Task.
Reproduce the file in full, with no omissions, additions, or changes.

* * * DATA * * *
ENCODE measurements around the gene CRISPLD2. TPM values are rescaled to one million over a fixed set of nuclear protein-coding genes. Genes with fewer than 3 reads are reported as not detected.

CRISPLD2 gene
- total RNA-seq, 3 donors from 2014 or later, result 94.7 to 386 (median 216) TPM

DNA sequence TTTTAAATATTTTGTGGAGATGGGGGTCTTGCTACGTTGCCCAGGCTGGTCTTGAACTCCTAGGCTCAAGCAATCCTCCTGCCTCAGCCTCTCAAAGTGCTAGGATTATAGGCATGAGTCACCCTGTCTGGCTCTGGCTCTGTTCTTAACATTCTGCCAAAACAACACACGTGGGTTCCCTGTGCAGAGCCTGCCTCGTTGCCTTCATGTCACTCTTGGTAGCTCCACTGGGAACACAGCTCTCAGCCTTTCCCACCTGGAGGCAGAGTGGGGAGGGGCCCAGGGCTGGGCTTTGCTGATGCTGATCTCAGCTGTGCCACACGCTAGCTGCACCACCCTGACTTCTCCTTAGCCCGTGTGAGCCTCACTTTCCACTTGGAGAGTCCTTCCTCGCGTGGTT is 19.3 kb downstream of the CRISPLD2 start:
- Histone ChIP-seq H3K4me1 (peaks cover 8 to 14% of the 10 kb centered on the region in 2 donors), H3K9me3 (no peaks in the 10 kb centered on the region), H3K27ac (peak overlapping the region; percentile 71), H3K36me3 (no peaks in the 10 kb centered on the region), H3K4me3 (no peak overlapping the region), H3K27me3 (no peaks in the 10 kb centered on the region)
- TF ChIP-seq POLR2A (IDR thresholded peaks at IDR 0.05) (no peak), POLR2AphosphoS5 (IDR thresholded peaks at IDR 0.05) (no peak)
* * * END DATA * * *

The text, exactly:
ENCODE measurements around the gene CRISPLD2. TPM values are rescaled to one million over a fixed set of nuclear protein-coding genes. Genes with fewer than 3 reads are reported as not detected.

CRISPLD2 gene
- total RNA-seq, 3 donors from 2014 or later, result 94.7 to 386 (median 216) TPM

DNA sequence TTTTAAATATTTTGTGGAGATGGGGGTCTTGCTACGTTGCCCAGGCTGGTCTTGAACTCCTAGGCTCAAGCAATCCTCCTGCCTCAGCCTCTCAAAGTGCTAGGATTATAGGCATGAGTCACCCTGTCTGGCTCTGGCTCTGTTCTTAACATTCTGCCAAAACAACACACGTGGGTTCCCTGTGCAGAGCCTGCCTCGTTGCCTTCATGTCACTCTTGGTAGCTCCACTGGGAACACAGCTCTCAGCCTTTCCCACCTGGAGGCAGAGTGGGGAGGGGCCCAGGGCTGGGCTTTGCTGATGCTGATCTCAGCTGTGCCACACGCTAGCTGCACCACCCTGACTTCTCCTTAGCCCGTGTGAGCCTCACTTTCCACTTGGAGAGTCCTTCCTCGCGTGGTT is 19.3 kb downstream of the CRISPLD2 start:
- Histone ChIP-seq H3K4me1 (peaks cover 8 to 14% of the 10 kb centered on the region in 2 donors), H3K9me3 (no peaks in the 10 kb centered on the region), H3K27ac (peak overlapping the region; percentile 71), H3K36me3 (no peaks in the 10 kb centered on the region), H3K4me3 (no peak overlapping the region), H3K27me3 (no peaks in the 10 kb centered on the region)
- TF ChIP-seq POLR2A (IDR thresholded peaks at IDR 0.05) (no peak), POLR2AphosphoS5 (IDR thresholded peaks at IDR 0.05) (no peak)